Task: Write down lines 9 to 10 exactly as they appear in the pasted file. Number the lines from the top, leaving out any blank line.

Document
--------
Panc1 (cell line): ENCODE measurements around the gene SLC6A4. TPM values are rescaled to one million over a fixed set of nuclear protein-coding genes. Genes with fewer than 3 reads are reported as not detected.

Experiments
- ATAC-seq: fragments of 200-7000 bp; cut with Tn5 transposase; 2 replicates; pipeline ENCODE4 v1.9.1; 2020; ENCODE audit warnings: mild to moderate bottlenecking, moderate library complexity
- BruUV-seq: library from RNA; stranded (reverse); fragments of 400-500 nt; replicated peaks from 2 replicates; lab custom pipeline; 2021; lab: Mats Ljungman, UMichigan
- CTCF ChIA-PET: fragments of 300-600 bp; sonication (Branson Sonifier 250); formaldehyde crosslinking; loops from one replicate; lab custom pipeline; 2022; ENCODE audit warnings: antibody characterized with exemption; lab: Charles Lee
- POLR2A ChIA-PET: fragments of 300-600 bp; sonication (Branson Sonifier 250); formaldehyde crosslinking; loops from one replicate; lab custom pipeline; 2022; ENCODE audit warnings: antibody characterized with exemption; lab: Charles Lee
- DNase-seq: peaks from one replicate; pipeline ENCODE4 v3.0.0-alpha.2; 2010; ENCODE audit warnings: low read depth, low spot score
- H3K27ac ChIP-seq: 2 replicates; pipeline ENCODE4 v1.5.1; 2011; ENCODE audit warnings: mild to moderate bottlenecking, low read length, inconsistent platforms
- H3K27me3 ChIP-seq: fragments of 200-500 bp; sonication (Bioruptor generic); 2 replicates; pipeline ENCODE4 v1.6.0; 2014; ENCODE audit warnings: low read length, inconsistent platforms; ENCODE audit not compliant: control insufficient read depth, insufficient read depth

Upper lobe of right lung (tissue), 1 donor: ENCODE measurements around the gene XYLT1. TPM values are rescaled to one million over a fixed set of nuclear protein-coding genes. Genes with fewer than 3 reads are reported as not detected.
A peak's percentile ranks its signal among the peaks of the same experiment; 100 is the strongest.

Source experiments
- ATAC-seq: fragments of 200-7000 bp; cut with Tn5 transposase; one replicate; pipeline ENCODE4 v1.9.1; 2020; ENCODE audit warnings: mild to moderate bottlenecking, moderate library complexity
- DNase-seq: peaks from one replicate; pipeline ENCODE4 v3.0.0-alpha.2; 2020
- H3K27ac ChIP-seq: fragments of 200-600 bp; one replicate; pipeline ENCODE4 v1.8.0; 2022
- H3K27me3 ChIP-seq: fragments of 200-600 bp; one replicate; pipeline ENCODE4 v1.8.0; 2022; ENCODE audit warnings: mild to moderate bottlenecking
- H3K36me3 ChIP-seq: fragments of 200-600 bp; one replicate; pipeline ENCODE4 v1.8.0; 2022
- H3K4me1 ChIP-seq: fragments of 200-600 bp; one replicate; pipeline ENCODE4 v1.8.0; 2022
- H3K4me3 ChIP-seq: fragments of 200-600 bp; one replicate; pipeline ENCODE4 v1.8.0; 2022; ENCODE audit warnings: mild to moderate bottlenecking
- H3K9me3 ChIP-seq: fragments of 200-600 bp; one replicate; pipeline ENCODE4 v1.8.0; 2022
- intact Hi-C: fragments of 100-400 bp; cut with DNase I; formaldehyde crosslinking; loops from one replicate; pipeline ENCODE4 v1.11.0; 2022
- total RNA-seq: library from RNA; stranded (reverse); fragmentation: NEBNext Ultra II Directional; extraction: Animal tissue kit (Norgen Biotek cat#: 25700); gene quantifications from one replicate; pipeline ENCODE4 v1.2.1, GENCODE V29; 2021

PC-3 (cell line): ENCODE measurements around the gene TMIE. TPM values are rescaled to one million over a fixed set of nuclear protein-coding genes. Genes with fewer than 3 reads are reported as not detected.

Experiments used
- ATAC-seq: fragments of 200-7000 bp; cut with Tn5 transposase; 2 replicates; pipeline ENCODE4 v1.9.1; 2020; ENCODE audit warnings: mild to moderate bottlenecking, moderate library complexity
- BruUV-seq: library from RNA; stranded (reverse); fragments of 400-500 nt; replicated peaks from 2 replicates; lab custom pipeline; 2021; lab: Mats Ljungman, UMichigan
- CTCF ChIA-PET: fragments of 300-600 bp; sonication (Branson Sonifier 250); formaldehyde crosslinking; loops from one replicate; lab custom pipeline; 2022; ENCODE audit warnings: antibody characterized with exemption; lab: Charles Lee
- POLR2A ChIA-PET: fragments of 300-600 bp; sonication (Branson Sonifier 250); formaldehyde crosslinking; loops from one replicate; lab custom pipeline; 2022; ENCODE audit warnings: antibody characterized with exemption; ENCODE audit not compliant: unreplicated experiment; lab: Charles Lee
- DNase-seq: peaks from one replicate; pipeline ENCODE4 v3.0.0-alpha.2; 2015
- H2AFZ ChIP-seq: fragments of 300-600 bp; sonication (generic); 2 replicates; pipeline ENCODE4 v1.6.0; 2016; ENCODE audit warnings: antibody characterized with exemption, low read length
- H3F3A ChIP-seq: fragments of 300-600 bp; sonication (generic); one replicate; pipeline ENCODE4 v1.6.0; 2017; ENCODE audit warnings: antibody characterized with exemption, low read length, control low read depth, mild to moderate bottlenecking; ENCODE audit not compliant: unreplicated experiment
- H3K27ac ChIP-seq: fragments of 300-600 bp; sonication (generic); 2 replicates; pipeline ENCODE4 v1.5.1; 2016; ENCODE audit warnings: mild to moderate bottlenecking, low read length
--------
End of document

- H3K27me3 ChIP-seq: fragments of 200-500 bp; sonication (Bioruptor generic); 2 replicates; pipeline ENCODE4 v1.6.0; 2014; ENCODE audit warnings: low read length, inconsistent platforms; ENCODE audit not compliant: control insufficient read depth, insufficient read depth

Upper lobe of right lung (tissue), 1 donor: ENCODE measurements around the gene XYLT1. TPM values are rescaled to one million over a fixed set of nuclear protein-coding genes. Genes with fewer than 3 reads are reported as not detected.